Employee Gentleness in Caregiving Organisations

The aims of this two year research project were to understand the nature of employee gentleness in care settings, and how employee gentleness is fostered in such settings.

The research involved ethnographic case studies of a day care hospice and two care homes.

hands holding elderly hands in hospice seting

Our study found that the most important aspect of being gentle was taking a ‘soft, slow and patient’ approach to care.  This approach combined speaking in a soft and quiet manner, soft touch, and the patient delivery of care with gradually guiding people to achieve specific things (such as talking about emotional difficulties, or washing and dressing) whilst maintaining a close relationship with clients.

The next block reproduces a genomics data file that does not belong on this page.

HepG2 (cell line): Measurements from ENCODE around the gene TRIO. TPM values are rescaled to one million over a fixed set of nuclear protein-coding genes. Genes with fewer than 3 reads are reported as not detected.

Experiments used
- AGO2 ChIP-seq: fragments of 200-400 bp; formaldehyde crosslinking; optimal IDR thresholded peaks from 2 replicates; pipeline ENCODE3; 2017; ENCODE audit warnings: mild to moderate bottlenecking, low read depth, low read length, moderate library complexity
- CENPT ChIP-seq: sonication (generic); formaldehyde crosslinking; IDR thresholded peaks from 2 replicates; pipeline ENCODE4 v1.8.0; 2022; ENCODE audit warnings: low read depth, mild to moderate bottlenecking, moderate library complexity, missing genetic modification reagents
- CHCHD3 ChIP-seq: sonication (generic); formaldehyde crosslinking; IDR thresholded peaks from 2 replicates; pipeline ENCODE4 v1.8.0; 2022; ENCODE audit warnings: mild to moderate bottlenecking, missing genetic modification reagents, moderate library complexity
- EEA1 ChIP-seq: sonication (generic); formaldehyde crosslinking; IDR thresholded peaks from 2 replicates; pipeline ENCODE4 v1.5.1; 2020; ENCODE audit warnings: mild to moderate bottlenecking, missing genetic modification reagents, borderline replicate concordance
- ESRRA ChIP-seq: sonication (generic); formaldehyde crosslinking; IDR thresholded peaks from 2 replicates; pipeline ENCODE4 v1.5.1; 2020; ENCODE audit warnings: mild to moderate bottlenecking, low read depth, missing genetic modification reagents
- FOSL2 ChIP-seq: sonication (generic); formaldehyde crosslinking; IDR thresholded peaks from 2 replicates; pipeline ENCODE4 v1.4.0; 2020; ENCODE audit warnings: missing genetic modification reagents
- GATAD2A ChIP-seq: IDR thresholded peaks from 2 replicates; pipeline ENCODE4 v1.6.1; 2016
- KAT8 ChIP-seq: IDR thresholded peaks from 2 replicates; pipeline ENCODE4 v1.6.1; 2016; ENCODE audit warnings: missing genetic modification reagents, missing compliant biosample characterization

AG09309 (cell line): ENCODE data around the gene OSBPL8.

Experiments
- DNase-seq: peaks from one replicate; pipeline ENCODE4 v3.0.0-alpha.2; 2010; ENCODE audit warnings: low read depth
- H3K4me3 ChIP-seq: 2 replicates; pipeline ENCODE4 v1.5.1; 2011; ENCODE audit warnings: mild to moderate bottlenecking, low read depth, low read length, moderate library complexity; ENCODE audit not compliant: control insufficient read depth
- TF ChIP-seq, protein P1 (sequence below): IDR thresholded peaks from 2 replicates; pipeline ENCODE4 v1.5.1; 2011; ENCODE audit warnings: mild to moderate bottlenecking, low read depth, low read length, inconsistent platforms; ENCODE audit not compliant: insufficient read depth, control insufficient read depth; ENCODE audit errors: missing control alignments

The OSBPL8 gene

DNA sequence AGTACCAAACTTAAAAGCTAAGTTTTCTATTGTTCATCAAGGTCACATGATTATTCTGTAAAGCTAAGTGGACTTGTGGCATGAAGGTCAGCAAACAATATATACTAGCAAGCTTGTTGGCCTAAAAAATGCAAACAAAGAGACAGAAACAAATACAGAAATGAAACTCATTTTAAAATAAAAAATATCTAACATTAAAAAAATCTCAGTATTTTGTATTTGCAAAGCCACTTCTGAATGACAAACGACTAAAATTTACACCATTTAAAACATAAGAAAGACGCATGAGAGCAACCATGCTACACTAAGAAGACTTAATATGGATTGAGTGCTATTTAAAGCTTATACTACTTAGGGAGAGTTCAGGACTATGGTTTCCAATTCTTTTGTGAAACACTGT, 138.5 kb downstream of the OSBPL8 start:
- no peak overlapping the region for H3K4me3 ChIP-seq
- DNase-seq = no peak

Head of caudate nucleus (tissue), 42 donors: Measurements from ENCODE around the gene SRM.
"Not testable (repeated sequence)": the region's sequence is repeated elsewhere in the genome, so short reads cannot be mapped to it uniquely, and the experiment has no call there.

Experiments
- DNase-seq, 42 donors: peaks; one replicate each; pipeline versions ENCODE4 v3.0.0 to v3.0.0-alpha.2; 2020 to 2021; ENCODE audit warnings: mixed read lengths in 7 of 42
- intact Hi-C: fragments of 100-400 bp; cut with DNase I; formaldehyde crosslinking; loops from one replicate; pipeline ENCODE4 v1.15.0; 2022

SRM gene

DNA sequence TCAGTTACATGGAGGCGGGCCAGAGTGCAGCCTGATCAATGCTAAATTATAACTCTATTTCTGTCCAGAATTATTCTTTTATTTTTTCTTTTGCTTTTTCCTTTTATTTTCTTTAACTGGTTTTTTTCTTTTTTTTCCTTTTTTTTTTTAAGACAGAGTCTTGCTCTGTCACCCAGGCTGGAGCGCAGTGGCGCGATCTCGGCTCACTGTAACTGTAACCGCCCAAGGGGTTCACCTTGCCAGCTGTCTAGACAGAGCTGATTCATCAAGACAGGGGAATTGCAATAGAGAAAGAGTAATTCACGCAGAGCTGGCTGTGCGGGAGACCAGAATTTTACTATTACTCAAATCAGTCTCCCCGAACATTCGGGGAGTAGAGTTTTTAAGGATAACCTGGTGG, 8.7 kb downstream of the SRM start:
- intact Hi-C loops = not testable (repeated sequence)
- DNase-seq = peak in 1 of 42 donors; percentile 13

Employee gentleness was fostered through the creation of a climate that included:

  • sharing beliefs in person-centred care;
  • staff autonomy;
  • supportive colleagues and managers who will redistribute care/other tasks when caregivers need to spend extra time with clients;
  • sharing knowledge of clients at handovers and team meetings;
  • low workloads and few interruptions.

The project was funded by the Lord Alliance AMBS Research Fund.

Project team members

  • David Holman (AMBS)
  • Clare Mumford (AMBS)
  • Maurice Nagington (Faculty of Nursing)
  • Leo McCann (AMBS)

Further information